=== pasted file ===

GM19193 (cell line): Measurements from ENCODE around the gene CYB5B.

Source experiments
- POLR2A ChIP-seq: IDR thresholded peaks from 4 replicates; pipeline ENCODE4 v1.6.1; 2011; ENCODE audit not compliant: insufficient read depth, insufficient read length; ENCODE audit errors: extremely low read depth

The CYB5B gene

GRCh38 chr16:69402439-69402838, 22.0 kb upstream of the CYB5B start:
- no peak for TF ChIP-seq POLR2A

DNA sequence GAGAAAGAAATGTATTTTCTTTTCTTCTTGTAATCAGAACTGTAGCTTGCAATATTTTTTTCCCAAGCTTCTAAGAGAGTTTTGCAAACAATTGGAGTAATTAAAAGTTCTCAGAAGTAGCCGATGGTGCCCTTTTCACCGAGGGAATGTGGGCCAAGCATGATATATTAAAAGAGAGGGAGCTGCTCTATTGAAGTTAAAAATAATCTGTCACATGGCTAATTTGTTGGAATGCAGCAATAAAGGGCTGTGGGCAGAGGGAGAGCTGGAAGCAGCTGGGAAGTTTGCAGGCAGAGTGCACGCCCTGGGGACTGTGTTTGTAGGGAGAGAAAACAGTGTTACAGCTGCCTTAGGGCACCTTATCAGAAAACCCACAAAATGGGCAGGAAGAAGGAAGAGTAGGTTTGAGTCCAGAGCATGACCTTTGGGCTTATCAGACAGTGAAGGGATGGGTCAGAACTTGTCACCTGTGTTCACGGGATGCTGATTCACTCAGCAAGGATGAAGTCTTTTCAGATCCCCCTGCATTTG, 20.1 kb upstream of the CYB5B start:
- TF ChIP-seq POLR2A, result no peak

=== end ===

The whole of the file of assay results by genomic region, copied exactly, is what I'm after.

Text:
GM19193 (cell line): Measurements from ENCODE around the gene CYB5B.

Source experiments
- POLR2A ChIP-seq: IDR thresholded peaks from 4 replicates; pipeline ENCODE4 v1.6.1; 2011; ENCODE audit not compliant: insufficient read depth, insufficient read length; ENCODE audit errors: extremely low read depth

The CYB5B gene

GRCh38 chr16:69402439-69402838, 22.0 kb upstream of the CYB5B start:
- no peak for TF ChIP-seq POLR2A

DNA sequence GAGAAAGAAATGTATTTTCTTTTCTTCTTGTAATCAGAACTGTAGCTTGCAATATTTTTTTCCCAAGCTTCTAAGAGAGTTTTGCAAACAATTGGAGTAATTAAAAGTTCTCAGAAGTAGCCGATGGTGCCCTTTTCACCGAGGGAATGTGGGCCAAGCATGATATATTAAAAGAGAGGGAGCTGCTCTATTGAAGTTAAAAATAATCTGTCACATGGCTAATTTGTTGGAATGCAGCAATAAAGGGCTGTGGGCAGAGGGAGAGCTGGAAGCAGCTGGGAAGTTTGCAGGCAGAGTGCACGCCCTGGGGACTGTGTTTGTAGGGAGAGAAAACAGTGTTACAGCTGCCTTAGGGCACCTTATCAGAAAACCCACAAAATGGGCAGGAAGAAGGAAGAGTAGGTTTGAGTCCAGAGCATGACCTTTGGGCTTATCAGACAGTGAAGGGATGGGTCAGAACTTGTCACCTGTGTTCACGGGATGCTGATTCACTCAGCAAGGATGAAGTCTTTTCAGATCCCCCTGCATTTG, 20.1 kb upstream of the CYB5B start:
- TF ChIP-seq POLR2A, result no peak